# How does Turing's thesis imply the existence of a universal Turing machine?

In the fifth edition of Boolos et al's Computability and Logic, Exercise 4.5 asks the following:

A universal Turing machine is a Turing machine $U$ such that for any other Turing machine $M_n$ and any $x$, the value of the two-place function computed by $U$ for arguments $n$ and $x$ is the same as the value of the one-place function computed by $M_n$ for argument $x$.

Show that if Turing's thesis is correct, then a universal Turing machine must exist.

Intuitively, the set of Turing machines is enumerable, then for any finite $n$ we can proceed to enumerate the machines as finite strings. Once we get to the required $n$, we run the Turing machine $M_n$ on the argument $x$. If $M_n$ halts in a standard position with some output, then we have found $u(n,x)$. If $M_n$ does not halt or halts in a nonstandard position, then that is the desired "value" (presumably, $u(n,x)$ is then undefined, but that should be all right since by "function" Boolos et al mean a total or partial function, unless otherwise specified). This is an informal list of instructions to compute $u(n,x)$, so $u$ is effectively computable, and so by Turing's thesis is also Turing-computable, whence $U$ must exist.

That seems trivial. But the exercise is the final one in a block of exercises, and the instructor's manual hints at using the Turing-uncomputable diagonal function, whose relevance I am not seeing. This is evidence towards me missing something. What am I missing?

• It's a strange question - in particular, there really isn't a rigorous definition of the Turing thesis, implicitly, while the above is a rigorous statement of fact, which seems independent of the thesis. The theorem, together with the thesis, says that the universal machine can compute all human-computable functions, but that's a separate issue. – Thomas Andrews Aug 25 '15 at 4:12
• @ThomasAndrews I'm just going off the definition of the thesis Boolos et al give: "Any effectively computable function is Turing computable," together with their "A function $f$ is effectively computable if a list of instructions exists to compute $f(n)$ for any $n$." – Jukka Aug 25 '15 at 4:19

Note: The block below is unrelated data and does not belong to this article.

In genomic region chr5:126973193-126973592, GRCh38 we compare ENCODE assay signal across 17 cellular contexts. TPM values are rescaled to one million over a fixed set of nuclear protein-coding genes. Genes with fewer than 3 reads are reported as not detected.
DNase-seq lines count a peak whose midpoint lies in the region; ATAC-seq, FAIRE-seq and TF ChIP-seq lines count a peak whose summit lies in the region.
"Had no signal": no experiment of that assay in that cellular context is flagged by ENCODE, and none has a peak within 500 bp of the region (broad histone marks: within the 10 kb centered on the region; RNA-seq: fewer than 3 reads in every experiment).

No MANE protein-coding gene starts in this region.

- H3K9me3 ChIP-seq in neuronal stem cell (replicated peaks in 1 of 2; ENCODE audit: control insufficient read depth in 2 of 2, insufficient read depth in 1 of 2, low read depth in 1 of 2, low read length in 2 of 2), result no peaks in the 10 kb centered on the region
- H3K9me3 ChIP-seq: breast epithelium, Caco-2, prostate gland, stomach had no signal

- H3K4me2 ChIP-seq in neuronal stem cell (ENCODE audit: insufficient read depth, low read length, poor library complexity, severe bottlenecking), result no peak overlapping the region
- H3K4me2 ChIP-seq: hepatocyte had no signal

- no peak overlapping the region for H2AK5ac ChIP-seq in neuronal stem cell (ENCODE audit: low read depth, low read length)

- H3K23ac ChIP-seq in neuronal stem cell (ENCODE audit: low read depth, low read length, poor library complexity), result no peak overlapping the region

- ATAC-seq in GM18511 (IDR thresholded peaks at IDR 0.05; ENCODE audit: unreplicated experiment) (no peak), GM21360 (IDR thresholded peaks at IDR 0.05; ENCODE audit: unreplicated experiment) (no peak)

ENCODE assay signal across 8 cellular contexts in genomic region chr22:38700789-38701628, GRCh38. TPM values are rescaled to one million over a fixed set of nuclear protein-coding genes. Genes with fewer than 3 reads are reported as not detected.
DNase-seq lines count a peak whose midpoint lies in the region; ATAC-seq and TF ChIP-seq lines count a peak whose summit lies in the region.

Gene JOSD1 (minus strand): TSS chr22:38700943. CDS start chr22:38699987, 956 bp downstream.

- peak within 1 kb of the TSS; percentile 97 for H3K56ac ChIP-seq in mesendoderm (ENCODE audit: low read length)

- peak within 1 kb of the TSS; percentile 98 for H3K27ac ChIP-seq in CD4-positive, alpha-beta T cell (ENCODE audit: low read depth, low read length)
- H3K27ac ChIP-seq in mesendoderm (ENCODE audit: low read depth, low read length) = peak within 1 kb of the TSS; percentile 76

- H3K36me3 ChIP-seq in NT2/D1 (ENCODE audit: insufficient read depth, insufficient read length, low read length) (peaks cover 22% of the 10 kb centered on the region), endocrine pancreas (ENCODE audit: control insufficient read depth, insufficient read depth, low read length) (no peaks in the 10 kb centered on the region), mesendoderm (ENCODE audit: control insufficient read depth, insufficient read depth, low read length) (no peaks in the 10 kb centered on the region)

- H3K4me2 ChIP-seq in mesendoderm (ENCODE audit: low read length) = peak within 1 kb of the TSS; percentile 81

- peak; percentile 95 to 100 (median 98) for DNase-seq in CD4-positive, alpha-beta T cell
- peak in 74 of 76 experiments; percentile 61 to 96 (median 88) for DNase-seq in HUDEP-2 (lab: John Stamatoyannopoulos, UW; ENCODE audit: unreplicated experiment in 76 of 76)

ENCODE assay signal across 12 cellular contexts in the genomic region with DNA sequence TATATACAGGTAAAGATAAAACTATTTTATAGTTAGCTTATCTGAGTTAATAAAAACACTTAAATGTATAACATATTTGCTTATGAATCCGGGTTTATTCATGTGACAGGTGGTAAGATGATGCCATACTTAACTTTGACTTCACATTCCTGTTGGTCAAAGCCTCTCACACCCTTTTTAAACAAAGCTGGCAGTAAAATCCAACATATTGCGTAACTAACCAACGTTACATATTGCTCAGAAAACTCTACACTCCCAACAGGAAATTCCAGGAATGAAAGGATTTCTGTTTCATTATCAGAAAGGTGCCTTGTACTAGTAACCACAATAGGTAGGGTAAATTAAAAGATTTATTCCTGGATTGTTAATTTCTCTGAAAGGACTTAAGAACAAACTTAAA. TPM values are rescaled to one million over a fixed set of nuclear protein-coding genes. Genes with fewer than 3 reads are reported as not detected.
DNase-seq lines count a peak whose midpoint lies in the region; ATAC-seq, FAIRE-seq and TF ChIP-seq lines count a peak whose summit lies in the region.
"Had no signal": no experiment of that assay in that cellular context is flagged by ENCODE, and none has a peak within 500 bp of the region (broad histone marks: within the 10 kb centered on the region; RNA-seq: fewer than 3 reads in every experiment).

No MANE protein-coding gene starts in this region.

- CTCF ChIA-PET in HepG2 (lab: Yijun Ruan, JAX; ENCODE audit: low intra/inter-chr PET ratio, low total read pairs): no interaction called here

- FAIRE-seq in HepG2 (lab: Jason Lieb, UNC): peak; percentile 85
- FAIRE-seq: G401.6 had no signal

• But the second sentence is, mathematically, nonsense. Not because it has no purpose, it just has no rigorous statement. The Turing thesis has no bearing on the existence of a universal machine. If the Turing thesis is false, the above statement is still true. Only if you made the definition of Universal machine be about effectively computable functions could you invoke the Turing thesis. – Thomas Andrews Aug 25 '15 at 4:23

Turing's thesis asserts that every "effectively computable" function is computable by a Turing machine. It is not necessary to sharply define "effective computability" to get the converse implication. This amounts to showing that there is a partial enumeration $F$ (possibly nonterminating) of the effectively computable functions such that the value of $F$ on input $x$ for any arbitrary index $e \in \mathbb N$ is computably enumerable by an arbitrary machine $U$.
More precisely, $U(e,x) \iff F_e(x)$, when $F$ is partial computable and $U \iff F$ is shorthand for $U$ is defined $\iff$ $F$ is also defined, taking into account their respective inputs.
To show that $U$ exists then one has to construct a diagonal function $\psi$ which enumerates the domain of $F_e(x)$ in strictly increasing order. The reason that the existence of such a $U$ follows from Turing thesis is that this universal machine is a "well-defined" intuitive algorithm by constructing a fixed point $F_e(x) = F_{\psi(x)}(x)$ when $\psi(e)$ is a total function (so it is defined for every input).
Thus, no matter what partial enumeration of the "effectively computable" functions is used, there will surely exist a partial function $U$ such that any arbitrary index $e$ in the enumeration will witness some total function $\psi$, taking $F_e(x)$ to $F_{\psi(e)}(x)$ on all its domain as a fixed-point, given input $x$.